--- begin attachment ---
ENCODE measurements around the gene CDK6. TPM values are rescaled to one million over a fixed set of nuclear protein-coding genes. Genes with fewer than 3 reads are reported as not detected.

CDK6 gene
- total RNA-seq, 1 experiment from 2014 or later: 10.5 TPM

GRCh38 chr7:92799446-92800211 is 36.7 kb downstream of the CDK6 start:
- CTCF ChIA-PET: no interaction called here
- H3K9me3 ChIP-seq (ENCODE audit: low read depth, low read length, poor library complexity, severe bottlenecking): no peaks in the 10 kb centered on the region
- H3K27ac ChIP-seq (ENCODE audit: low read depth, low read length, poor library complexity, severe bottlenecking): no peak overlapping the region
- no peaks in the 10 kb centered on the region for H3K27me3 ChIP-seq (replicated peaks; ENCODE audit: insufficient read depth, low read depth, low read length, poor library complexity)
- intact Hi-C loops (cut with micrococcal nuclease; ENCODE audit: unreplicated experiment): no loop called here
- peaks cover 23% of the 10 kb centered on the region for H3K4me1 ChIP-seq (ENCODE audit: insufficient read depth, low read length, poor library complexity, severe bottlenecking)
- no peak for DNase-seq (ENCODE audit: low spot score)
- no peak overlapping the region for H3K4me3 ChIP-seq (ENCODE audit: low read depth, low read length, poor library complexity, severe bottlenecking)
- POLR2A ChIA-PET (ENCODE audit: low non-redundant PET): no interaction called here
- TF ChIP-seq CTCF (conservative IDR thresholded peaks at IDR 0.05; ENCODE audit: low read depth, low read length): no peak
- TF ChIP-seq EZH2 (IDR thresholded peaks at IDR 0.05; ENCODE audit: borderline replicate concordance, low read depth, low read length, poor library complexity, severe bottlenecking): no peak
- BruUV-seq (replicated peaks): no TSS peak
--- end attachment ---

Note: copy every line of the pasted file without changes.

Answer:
ENCODE measurements around the gene CDK6. TPM values are rescaled to one million over a fixed set of nuclear protein-coding genes. Genes with fewer than 3 reads are reported as not detected.

CDK6 gene
- total RNA-seq, 1 experiment from 2014 or later: 10.5 TPM

GRCh38 chr7:92799446-92800211 is 36.7 kb downstream of the CDK6 start:
- CTCF ChIA-PET: no interaction called here
- H3K9me3 ChIP-seq (ENCODE audit: low read depth, low read length, poor library complexity, severe bottlenecking): no peaks in the 10 kb centered on the region
- H3K27ac ChIP-seq (ENCODE audit: low read depth, low read length, poor library complexity, severe bottlenecking): no peak overlapping the region
- no peaks in the 10 kb centered on the region for H3K27me3 ChIP-seq (replicated peaks; ENCODE audit: insufficient read depth, low read depth, low read length, poor library complexity)
- intact Hi-C loops (cut with micrococcal nuclease; ENCODE audit: unreplicated experiment): no loop called here
- peaks cover 23% of the 10 kb centered on the region for H3K4me1 ChIP-seq (ENCODE audit: insufficient read depth, low read length, poor library complexity, severe bottlenecking)
- no peak for DNase-seq (ENCODE audit: low spot score)
- no peak overlapping the region for H3K4me3 ChIP-seq (ENCODE audit: low read depth, low read length, poor library complexity, severe bottlenecking)
- POLR2A ChIA-PET (ENCODE audit: low non-redundant PET): no interaction called here
- TF ChIP-seq CTCF (conservative IDR thresholded peaks at IDR 0.05; ENCODE audit: low read depth, low read length): no peak
- TF ChIP-seq EZH2 (IDR thresholded peaks at IDR 0.05; ENCODE audit: borderline replicate concordance, low read depth, low read length, poor library complexity, severe bottlenecking): no peak
- BruUV-seq (replicated peaks): no TSS peak